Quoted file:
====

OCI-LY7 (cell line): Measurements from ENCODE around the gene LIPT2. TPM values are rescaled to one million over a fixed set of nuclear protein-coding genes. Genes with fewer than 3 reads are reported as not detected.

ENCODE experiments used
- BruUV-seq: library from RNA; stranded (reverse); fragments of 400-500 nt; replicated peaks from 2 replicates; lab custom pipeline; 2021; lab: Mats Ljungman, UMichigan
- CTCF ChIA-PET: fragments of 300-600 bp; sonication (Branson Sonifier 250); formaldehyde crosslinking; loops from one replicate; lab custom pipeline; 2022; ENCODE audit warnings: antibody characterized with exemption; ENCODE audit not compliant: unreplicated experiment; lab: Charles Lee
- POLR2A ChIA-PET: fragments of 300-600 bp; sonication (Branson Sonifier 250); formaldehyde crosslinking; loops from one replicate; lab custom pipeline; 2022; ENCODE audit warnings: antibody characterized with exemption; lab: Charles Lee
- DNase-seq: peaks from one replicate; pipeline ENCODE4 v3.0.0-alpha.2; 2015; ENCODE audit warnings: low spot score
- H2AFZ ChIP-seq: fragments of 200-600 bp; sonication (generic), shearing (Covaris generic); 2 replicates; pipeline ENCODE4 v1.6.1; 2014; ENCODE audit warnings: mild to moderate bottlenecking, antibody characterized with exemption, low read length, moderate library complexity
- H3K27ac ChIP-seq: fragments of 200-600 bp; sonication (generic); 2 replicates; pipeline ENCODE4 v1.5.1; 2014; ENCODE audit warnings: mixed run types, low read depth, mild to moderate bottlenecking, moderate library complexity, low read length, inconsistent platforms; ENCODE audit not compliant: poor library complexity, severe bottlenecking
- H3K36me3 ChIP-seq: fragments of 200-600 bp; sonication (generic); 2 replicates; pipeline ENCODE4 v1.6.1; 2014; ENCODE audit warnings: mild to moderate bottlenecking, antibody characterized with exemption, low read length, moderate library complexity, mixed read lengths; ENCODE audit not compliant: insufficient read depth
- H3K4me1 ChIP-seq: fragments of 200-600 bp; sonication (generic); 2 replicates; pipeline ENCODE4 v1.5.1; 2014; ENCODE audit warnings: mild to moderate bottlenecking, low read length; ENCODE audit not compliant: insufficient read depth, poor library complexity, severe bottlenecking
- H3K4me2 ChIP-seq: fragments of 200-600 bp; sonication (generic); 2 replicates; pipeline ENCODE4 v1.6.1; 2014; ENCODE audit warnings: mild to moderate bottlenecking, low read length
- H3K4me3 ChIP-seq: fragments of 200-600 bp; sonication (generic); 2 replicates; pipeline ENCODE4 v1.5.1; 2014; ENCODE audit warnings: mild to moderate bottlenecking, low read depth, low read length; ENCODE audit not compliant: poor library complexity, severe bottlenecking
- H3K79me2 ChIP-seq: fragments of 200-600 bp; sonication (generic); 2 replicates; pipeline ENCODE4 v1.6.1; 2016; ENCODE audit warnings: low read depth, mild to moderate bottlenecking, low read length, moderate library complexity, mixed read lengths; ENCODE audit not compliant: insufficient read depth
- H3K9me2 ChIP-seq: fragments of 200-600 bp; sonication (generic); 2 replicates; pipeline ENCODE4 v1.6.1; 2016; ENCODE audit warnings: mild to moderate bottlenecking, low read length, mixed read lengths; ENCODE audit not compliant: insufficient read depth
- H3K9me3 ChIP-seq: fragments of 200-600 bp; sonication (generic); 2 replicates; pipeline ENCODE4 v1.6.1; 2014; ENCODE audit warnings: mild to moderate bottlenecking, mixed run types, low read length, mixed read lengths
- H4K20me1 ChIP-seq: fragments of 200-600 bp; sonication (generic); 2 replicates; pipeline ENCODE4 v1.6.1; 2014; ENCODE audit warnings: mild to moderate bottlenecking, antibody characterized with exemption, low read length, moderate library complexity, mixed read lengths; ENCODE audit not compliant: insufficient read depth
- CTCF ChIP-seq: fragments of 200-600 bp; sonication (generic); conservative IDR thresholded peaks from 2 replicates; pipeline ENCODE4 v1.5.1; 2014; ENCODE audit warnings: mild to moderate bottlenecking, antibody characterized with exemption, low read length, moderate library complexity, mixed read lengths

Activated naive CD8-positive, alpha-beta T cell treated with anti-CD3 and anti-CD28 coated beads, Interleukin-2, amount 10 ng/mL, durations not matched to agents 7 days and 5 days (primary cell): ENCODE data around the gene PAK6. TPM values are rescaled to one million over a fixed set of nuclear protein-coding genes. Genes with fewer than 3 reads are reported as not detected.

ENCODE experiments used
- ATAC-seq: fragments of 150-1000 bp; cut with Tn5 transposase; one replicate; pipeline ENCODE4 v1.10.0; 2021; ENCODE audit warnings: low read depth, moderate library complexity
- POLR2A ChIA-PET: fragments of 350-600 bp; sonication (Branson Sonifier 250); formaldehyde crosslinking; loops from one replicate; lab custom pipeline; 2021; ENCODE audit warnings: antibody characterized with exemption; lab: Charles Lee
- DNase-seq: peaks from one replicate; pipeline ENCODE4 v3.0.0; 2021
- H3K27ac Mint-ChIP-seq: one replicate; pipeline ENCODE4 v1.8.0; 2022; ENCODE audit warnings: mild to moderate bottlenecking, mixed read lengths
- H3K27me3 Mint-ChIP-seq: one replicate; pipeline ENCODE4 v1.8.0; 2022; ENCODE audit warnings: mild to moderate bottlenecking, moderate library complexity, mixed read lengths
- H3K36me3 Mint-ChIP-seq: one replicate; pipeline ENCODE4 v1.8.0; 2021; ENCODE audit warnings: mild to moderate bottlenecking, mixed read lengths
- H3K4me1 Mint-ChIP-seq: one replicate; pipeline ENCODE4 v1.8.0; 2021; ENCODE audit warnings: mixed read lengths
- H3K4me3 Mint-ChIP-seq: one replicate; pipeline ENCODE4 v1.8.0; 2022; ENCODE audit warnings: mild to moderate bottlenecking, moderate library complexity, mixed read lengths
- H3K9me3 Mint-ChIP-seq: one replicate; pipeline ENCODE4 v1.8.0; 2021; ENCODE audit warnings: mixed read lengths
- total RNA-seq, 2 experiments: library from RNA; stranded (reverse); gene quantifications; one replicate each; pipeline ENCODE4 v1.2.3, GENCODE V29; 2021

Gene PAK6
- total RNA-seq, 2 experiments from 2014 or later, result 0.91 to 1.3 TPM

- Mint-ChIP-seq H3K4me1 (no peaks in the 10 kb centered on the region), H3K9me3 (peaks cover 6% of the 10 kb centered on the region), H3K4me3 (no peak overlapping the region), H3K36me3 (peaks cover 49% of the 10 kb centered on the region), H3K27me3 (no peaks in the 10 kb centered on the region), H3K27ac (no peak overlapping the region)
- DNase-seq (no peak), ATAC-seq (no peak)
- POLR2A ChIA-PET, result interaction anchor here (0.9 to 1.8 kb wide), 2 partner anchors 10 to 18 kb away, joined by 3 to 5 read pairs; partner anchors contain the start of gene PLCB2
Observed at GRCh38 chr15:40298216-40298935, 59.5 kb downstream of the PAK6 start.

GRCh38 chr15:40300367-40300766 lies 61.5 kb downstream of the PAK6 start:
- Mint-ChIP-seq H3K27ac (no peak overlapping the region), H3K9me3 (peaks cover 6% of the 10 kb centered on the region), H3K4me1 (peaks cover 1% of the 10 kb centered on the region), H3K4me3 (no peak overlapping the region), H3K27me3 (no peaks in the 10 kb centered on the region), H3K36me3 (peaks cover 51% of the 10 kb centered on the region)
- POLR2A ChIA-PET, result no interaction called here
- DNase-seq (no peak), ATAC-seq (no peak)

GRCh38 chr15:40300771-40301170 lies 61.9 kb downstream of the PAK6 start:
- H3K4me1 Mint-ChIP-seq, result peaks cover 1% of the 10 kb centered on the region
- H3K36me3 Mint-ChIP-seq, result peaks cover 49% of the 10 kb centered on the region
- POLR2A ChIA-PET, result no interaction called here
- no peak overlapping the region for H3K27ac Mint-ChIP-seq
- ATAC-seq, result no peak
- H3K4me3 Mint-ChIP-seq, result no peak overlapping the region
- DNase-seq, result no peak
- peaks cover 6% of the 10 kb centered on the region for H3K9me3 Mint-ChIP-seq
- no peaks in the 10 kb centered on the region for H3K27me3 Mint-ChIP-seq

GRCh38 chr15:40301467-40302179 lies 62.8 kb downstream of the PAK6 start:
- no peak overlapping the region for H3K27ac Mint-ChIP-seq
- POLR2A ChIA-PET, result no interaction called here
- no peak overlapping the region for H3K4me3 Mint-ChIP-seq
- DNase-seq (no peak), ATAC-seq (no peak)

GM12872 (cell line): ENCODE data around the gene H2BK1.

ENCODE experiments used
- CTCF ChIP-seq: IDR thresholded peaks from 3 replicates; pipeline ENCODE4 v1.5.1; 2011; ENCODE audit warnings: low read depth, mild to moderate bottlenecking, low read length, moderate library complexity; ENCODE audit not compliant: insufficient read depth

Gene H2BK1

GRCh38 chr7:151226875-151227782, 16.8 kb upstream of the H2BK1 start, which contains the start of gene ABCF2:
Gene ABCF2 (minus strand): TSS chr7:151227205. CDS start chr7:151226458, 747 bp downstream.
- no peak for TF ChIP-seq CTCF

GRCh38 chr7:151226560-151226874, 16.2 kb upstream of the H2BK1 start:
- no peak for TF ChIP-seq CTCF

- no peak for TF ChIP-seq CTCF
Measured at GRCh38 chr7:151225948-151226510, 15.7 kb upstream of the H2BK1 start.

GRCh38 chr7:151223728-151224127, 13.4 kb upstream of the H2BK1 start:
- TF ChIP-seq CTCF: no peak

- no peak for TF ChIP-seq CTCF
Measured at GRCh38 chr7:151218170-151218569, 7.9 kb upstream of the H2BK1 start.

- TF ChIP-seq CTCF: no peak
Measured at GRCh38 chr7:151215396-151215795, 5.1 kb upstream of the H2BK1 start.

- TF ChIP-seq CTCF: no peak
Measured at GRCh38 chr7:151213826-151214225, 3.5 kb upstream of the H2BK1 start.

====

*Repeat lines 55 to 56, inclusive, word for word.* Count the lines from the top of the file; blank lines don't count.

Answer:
GM12872 (cell line): ENCODE data around the gene H2BK1.

ENCODE experiments used